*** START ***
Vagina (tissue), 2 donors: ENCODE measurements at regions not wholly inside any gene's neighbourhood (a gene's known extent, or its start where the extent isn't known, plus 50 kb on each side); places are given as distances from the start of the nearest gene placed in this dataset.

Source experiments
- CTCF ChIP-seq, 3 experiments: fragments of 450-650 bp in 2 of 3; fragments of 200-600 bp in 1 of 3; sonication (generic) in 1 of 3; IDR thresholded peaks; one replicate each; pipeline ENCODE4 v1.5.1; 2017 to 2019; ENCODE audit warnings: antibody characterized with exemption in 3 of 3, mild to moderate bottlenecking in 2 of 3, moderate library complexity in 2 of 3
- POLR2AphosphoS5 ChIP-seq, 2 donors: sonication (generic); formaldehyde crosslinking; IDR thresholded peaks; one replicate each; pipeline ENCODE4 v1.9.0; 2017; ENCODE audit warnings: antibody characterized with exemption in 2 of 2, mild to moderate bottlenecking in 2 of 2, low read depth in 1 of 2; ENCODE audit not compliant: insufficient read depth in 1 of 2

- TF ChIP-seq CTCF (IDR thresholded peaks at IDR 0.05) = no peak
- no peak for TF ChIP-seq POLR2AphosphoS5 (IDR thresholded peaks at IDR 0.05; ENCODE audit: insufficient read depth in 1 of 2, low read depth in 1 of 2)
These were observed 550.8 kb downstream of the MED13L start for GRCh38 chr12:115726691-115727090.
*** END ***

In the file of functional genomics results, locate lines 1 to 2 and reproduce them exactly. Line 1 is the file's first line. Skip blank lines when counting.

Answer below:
Vagina (tissue), 2 donors: ENCODE measurements at regions not wholly inside any gene's neighbourhood (a gene's known extent, or its start where the extent isn't known, plus 50 kb on each side); places are given as distances from the start of the nearest gene placed in this dataset.

Source experiments